A man wearing a purple body suit dances solo in the school’s D’Angelo Center ballroom for the first 15 seconds of the video before a huge crowd joins in on the rave. The 39 second video features a horse costume, a twirling pink umbrella and a student gyrating on top of a desk.

“I’ve seen the news. I think that people really didn’t have any other motive to do it rather than to join in on the fun. They’re just doing it to create a viral video,” said junior Oscar Diaz, SJU’s student government vice president. “Here our efforts were dedicated to a good cause.”

Sophomore Sulaiman Alam, 19, said he was “intrigued” by the Internet phenomenon and decided to take the reins on the project.

“I spent hours looking at video after video on YouTube,” the Bronx pharmacy major said. “It went uphill from there.”

Relay for Life is a global movement powered by the American Cancer Society. The university’s signature event is set to take place on April 19 at 8000 Utopia Parkway.

Howard Beach ‘Lights’ the way

| tpetropoulosedit@queenscourier.com


Once again Howard Beach came together to stand up to cancer.

More than $150,000 was raised at the Fourth Annual Relay for Life of Howard Beach by 302 participants and 37 teams. The event, which took place on June 9 and 10, was sponsored by the American Cancer Society and held at Frank M. Charles Memorial Park.

About $600,000 has been raised over the four years the event has been held, said Phyllis Inserillo, the relay’s organizer.

Increasing awareness to the community was an extremely important component of the event and was the most rewarding part, Inserillo said.

“In Howard Beach, not only do we raise the money, we raise awareness in our local schools, local businesses, churches and whoever will allow us to get to the kids and the young people of our generation and let them know how important early prevention is,” she said. “[We want them] to understand that cancer unfortunately affects everyone in one way or another.”

The afternoon was spent playing sports and dancing, and included a special performance by the lead singer of the freestyle group TKA.

Once the sun set, those who have lost their battle with cancer were remembered with a Luminaria ceremony. Participants shared personal stories and watched a slide show dedicated to the memories of those lost.

“It was the culmination of the evening, to remember all those we’ve lost in the fight,” said Inserillo. “Really, that’s what the event is all about: to see so many people and to know they aren’t the only ones who’ve been through it.”

Kim Trinchese, a cancer survivor and leader of the team Forever Friends, was this year’s honoree. Her team, comprised of family members from across the country, raised $21,908 – the third highest amount of any team this year. HB Relay Rocks came in first, with $53,621 in donations.

“Relay For Life is so important,” said Trinchese. “We need to get the word out so more people can get involved and give back. We should all be grateful.”

Inserillo said with the progress the event has made every year since starting, next year they will be able to reach the million dollar mark in funds raised.

Making Strides, raising funds, giving hope

| amanning@queenscourier.com

“Hey, Soul Sister,” the smash hit by Train, was blasting through speakers as walkers gathered in the field at Flushing Meadows-Corona Park for the American Cancer Society’s annual Making Strides Against Breast Cancer event. The song was fitting as hundreds of survivors who had never met all became, in a way, “soul sisters,” rallying for a common cause that they knew all too well.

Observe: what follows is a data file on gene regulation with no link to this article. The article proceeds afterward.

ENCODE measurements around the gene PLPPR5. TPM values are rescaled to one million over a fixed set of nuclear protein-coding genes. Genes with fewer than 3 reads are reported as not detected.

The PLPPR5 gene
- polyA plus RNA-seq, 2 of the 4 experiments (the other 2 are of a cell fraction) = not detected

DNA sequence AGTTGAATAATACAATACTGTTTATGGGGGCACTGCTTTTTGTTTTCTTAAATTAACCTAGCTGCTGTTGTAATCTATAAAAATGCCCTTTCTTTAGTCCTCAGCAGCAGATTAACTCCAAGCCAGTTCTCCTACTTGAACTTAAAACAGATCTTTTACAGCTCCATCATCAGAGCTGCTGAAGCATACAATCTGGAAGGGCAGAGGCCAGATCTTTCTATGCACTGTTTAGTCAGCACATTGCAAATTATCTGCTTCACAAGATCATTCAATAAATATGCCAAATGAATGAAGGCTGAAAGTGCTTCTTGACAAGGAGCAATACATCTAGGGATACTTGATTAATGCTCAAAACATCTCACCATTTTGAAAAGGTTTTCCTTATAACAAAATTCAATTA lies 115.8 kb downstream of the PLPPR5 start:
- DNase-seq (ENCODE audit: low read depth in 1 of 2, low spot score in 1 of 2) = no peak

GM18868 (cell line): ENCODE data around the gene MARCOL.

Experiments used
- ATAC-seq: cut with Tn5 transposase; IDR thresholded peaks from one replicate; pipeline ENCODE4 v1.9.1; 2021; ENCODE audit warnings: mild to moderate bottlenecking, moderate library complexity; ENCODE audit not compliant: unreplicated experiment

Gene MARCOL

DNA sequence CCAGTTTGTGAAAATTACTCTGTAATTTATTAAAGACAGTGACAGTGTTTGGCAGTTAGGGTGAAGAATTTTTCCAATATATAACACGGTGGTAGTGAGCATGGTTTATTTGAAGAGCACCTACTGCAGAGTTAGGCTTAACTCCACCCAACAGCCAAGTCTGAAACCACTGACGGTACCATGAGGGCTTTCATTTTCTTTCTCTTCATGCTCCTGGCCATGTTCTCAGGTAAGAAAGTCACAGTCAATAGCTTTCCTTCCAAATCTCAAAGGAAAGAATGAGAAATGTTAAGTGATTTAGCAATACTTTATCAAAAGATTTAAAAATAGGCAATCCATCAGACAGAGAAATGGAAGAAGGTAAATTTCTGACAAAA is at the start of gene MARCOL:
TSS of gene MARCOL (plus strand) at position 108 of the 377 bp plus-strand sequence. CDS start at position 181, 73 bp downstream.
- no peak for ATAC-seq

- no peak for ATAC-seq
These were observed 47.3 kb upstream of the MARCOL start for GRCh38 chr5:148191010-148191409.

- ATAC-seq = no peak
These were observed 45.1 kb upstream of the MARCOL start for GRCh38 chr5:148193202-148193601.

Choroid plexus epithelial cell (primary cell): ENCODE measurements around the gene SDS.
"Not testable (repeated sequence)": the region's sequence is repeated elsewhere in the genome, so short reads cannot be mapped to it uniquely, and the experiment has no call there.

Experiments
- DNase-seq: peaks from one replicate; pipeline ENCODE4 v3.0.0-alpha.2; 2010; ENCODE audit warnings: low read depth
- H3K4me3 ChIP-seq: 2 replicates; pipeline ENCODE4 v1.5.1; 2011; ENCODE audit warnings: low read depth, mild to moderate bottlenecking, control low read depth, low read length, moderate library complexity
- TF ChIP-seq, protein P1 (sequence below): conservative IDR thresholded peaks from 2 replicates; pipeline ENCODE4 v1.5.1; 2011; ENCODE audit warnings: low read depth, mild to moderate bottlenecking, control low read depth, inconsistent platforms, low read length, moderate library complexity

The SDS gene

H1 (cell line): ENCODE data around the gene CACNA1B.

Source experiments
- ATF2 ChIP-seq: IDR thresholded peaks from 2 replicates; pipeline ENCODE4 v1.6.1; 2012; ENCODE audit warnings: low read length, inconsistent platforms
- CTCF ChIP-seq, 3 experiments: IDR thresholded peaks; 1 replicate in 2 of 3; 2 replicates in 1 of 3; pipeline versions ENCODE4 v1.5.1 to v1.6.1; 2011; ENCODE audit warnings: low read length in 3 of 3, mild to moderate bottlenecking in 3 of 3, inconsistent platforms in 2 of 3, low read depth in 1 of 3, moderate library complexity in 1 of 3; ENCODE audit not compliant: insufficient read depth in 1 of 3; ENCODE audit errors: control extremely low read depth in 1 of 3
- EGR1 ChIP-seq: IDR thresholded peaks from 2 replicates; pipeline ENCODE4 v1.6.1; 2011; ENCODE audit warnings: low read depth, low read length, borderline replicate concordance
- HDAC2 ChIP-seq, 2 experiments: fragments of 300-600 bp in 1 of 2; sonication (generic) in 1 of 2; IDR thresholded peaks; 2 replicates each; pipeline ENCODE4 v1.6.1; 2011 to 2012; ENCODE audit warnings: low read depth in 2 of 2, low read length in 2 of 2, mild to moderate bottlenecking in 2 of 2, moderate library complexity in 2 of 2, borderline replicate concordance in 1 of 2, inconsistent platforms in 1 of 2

The survivors were, of course, not alone at the walk, which took place on Sunday, October 16. There were flocks of “striders” who came out because they knew someone who battled or is battling the disease, which affects about one in eight women in the United States.

The 106th Precinct Explorers were there, along with Community Affairs Officers Kenneth Zorn and Brenda Bratcher and Captain Thomas Pascale.

“It was nice of those kids taking the time,” said Zorn.

Even Assistant Chief James Secreto, Commanding Officer of the NYPD’s Patrol Borough Queens South, walked for the cause, which is very close to his heart.

“I think it’s something important, it’s a good cause. It affects me personally because my mother and aunt both had it,” said Austin Phillips, a senior at St. John’s University who walked with his own team, the Pink Panthers. “My mother’s in her eighth year of remission; she’s doing well, she’s healthy.”

People of every age and background honored and celebrated breast cancer survivors, raised awareness – and raised more than $877,000

Some had been doing it for years, like Marge Cashin, who manned the St. John’s tent for the Office of Community Relations. Although this was her 13th year taking part with the school, which is a flagship sponsor, she originally walked with her sister-in-law, whom she lost to breast cancer two years ago.

Others were taking part for the first time, as Adrienne Pellegrino was. A four-time All-Star winner for Relay for Life, she decided to try her hand at fundraising for Making Strides, raising an impressive $5,070 by herself. With her birthday coming up and the American Cancer Society’s slogan being “Creating a world with less cancer and more birthdays,” Pellegrino donned a life-sized birthday cake costume, garnering her lots of compliments and second glances.

One survivor, Delma Rosario, a St. Albans resident, summed up her experience – “You’re grateful to be a survivor.” Rosario, who was diagnosed just 10 days before her 39th birthday, has now been in remission for 15 years.